To go into whether the changes that the Netflix series made — moving the timeline to modern-day versus its original late '80s setting, changing the genders and races of several characters — work or not would veer too deeply into spoiler territory, and honestly, be a little too pedantic. But for the most part the changes do work, though some of the less-successful changes do feel like a symptom of what I like to call "the Netflix effect." A few elements are a little too clean, too shiny, too softened to make the same visceral impact that the a few brush strokes on a comic book panel could make. To put it plainly, there are images from the "Sandman" comics that have burned themselves in my brain; there are scenes from the "Sandman" Netflix series that left my brain as soon as they entered it.

I am hope

But not all hope is lost. "The Sandman" is slow to wake, but once it does, it starts to show potential to be the closest thing we might have to a great Neil Gaiman adaptation.

The first few episodes of the series are incredibly weak, to the point of being slightly embarrassing (this is where the Final Fantasy outfits come in, along with a number of bad wigs). But the show turns itself around at the halfway point, with the adaptation of the source material's most famous and most disturbing story, "24 Hours." When it pulls it off (admittedly in a tamer way than it could have), "The Sandman" gains a renewed confidence and starts to make the most of its strengths — namely, in its great villains John Dee (David Thewlis, wonderfully chilling) and the Corinthian (Boyd Holbrook, charismatic and venomous, with a vaguely Southern drawl that really works for the walking Nightmare), the latter of whom takes up the mantle as season-long antagonist, a streamlining choice that actually works for a scattered narrative such as "The Sandman."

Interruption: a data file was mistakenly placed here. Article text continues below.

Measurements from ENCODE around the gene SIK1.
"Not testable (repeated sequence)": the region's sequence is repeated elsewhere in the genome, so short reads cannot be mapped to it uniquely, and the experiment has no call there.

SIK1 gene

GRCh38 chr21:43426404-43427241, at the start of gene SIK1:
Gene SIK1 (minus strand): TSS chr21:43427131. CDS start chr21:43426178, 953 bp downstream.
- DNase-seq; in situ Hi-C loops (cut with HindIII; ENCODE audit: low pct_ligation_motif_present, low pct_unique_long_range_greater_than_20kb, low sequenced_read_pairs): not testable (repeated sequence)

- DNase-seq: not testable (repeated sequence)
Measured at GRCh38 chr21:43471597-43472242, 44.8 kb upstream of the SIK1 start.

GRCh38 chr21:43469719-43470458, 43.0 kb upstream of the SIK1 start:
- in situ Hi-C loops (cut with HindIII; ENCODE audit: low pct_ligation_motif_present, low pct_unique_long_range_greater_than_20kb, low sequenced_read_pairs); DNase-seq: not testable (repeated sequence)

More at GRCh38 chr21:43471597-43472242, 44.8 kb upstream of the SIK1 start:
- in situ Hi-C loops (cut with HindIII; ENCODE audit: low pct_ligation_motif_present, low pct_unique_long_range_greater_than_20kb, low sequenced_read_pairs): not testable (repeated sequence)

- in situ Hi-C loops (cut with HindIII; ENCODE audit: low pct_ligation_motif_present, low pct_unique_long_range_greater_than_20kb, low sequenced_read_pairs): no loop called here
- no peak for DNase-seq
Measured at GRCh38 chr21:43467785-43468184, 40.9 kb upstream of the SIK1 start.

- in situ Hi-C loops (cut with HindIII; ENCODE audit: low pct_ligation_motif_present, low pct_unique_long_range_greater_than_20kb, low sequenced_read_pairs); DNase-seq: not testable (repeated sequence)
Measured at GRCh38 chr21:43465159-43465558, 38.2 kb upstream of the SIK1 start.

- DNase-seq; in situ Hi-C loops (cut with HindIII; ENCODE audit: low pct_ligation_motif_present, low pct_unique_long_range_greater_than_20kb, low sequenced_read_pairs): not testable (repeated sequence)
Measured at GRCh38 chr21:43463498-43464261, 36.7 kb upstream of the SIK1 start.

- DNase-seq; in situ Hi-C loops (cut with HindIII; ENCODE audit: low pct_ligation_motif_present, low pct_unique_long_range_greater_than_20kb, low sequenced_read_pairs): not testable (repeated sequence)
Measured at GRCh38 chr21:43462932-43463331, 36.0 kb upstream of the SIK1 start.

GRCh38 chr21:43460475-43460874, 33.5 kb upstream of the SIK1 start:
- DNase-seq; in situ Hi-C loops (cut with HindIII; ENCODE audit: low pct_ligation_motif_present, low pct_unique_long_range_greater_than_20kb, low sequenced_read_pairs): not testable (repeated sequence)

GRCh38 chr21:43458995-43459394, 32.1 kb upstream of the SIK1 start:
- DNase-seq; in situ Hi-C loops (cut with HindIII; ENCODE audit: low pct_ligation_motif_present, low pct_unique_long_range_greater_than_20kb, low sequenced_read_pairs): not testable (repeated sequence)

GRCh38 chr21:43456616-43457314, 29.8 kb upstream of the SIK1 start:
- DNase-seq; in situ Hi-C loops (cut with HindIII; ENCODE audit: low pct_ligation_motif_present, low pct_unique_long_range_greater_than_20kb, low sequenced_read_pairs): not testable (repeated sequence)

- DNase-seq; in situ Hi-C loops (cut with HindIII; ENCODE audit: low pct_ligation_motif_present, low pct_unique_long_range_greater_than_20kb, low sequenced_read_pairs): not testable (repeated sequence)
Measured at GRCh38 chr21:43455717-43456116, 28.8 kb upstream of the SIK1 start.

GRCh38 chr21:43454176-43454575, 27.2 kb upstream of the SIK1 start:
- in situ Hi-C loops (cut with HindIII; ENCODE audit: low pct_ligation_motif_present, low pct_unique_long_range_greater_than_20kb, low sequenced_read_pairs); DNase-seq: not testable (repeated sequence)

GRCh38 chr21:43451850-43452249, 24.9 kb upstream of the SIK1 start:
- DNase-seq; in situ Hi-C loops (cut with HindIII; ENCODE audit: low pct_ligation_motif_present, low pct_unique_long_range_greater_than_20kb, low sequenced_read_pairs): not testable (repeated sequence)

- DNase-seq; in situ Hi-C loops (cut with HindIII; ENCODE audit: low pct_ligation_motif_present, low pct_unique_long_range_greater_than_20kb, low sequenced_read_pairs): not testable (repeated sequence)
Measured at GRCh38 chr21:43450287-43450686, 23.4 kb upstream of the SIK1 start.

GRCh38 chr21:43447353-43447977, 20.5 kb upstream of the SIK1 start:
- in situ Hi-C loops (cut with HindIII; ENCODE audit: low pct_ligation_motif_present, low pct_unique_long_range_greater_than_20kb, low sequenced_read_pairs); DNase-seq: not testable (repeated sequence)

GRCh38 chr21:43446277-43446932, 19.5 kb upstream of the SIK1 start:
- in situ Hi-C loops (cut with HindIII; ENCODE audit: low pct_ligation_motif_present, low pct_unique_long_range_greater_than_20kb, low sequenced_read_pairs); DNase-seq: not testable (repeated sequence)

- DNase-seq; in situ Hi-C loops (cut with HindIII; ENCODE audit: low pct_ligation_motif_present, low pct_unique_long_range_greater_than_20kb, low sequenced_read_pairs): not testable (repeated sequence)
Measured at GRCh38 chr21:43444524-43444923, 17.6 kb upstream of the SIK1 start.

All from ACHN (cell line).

But the real standout and, frankly the savior of the series, is Kirby Howell-Baptiste's Death. Howell-Baptiste gives a positively effervescent performance as the personification of Death, a sweet and kindly figure dressed as a cute goth girl whose appearance belies popular belief about the Grim Reaper. To be fair, the comic did this first, but the way Howell-Baptiste embodies this and the episode built around a day in her life are almost good enough to forgive the show's other failings.

The ensemble is admittedly spotty; the more seasoned genre actors are quite good — like Stephen Fry as the eccentric Gilbert, Jenna Coleman as the steely Johanna Constantine, Gwendoline Christie as a perpetually on-edge Lucifer, and Charles Dance as the arrogant occultist Sir Roderick Burgess. But some of the more green cast members are very obviously that — giving often wooden or stilted performances that more often than not feel like a mostly-British cast playing Americans and trying to hide their natural accents.

Despite some of its stumblings, "The Sandman" has against all odds, hope. The show clearly has belief in itself — especially with Gaiman on the creative team alongside co-creators David S. Goyer and Allan Heinberg — and ambition to not only loyally adapt the comic but make key changes that streamline the story for TV. Will it ever be as great as the experience of reading "The Sandman" for the first time? No. But at least it dreams of getting close — and someday, if it continues on this path, it might.